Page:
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  • Geebo 8:39 am on May 20, 2020 Permalink | Reply
    Tags: , , , , medicare   

    COVID test scam targets elderly 

    COVID test scam targets elderly

    During the current crisis, the elderly are not only the most vulnerable to the virus but could also be the most vulnerable to coronavirus related scams. Once again, an old scam has been repurposed for the global pandemic and it involves seniors’ healthcare.

    According to the Better Business Bureau, scammers are posing as Medicare employees offering coronavirus home testing kits. They ask their victims for personal information including seniors’ Medicare information. Tests are sent to the victims but again, no home test has been approved for use by the FDA. The BBB says that these scammers are more than likely committing Medicare fraud and are billing these tests to Medicare. If Medicare is paying the scammers for these tests, this could affect Medicare coverage for future coronavirus testing by doctors.

    If you receive one of these calls or possibly an email from someone claiming to be from Medicare offering you a test kit, either hang up on the call or delete the email. Whatever you do, please do not respond to any of these offers. Keep in mind that if Medicare was actually calling you, they wouldn’t need to ask for your Medicare number.

    This also goes for people on private health insurance as well. Your insurance company isn’t going to offer you an at-home test kit and won’t ask you for your ID number. If your insurance company ever does need to call you, they’ll already have that information on hand.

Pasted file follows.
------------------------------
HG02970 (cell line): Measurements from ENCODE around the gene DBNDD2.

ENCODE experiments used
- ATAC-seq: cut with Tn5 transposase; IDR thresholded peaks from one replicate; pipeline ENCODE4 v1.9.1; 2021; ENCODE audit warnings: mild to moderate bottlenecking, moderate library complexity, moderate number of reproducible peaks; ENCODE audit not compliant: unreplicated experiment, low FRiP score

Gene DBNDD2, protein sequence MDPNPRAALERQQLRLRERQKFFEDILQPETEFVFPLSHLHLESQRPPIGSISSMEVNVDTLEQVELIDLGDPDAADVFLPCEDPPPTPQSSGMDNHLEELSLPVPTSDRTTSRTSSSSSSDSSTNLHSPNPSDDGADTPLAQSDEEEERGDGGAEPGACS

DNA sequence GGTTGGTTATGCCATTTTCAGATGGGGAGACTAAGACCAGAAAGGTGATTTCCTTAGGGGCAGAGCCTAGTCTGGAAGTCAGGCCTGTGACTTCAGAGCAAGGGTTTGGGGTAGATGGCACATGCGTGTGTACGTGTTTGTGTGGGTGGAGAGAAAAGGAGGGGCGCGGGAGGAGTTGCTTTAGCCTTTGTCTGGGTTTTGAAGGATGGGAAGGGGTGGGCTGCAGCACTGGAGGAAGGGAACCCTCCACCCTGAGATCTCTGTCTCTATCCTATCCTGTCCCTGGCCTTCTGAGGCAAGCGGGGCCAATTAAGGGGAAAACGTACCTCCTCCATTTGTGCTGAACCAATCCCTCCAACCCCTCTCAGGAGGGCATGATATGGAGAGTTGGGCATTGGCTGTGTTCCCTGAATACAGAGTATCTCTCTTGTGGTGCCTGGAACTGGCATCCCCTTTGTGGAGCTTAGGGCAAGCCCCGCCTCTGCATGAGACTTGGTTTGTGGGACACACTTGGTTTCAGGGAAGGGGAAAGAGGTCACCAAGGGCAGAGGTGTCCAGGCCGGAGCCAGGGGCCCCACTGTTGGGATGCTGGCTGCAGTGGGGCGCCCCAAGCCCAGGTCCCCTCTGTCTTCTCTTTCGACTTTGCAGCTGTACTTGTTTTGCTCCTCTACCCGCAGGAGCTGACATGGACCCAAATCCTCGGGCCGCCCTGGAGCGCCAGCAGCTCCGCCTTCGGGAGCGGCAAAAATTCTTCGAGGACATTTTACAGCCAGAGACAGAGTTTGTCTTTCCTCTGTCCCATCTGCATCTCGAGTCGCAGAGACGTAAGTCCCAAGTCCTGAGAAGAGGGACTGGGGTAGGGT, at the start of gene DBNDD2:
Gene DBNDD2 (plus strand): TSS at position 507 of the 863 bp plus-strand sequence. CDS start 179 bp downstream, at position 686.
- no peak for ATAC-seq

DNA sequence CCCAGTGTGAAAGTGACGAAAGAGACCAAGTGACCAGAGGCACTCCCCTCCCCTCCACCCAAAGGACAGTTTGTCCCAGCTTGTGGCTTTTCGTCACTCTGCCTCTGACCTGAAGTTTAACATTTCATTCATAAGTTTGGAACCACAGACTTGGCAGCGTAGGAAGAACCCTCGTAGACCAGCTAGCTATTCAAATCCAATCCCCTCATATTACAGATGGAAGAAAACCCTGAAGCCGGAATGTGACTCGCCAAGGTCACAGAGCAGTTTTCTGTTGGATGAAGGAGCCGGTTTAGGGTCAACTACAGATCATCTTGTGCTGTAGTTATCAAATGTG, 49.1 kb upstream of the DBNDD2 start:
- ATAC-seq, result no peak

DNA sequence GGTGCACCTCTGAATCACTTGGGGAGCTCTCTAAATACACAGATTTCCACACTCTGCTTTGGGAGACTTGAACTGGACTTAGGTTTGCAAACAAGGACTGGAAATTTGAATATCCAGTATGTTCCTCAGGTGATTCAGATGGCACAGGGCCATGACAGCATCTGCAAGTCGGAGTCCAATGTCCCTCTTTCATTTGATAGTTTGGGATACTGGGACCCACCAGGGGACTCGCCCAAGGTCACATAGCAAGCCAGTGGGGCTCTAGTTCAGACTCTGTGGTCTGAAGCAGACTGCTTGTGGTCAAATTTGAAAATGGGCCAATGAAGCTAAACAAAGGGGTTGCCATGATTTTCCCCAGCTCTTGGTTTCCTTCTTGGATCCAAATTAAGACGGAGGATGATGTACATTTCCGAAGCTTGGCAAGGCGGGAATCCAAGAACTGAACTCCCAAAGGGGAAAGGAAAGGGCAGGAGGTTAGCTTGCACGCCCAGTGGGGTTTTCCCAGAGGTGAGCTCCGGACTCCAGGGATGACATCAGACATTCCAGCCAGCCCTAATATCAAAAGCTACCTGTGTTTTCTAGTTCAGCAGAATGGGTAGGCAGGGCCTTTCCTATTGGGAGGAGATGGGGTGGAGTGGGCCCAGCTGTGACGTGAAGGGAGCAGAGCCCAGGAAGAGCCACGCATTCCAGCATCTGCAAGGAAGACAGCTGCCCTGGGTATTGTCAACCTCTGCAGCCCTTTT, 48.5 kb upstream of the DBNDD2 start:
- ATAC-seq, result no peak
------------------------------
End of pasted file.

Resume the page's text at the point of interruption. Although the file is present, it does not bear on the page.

Both Medicare and private insurances mostly communicate with patients by postal mail. Anybody claiming to be them with some kind of offer is either an identity thief or an insurance fraudster.

     
  • Geebo 8:00 am on March 18, 2020 Permalink | Reply
    Tags: , , , , , medicare,   

    Coronavirus puts new twist on old scams 

    Coronavirus puts new twist on old scams

    As with any time of crisis, there is no shortage of scammers during the coronavirus pandemic. We’re not just talking about people buying insane amounts of toilet paper and hand sanitizer and trying to sell them with enormous markups. A number of scams that are preying upon covid-19 fears are just age-old scams dressed up in a coronavirus suit. Here are some more coronavirus scams to look out for.

    Johns Hopkins University has a very useful real-time map showing the spread of the coronavirus. The map from Johns Hopkins is safe as can be. However, there are malicious sites out there that have similar looking maps but are injecting malware into the user’s device that is designed to steal passwords. This malware can then spread to other devices and continue the process. If you think your device may be infected, run an antimalware application like Malwarebytes to remove the malware.

    Scammers are continuing to call people promising at home coronavirus tests. In at least one case, scammers are promising Medicare recipients a coronavirus testing kit. This is similar to many scams that prey upon Medicare patients by offering them a free medical item such as a back brace. As in other cases, the scammers are trying to get the victim’s personal information such as their Social Security number and other identifying information for potential identity theft. Please keep in mind that at the time of this posting there is no home test kit for covid-19. Testing can only be done at approved medical facilities and clinics. If you think you may have covid-19 symptoms, please call your doctor and they’ll advise you on how to get tested.

    The impersonation scam, or grandparent scam, is also having a coronavirus layer attached to it. Usually, in this scam, someone will call an elderly person and tell them that one of their grandchildren are in some kind of trouble and need money to rectify the situation. In this new version of the scam, people are being told that a loved one is in the hospital with coronavirus and can’t be treated until a deposit is paid. As much as the US healthcare system revolves around money, no hospital is going to turn away a covid-19 patient for any reason.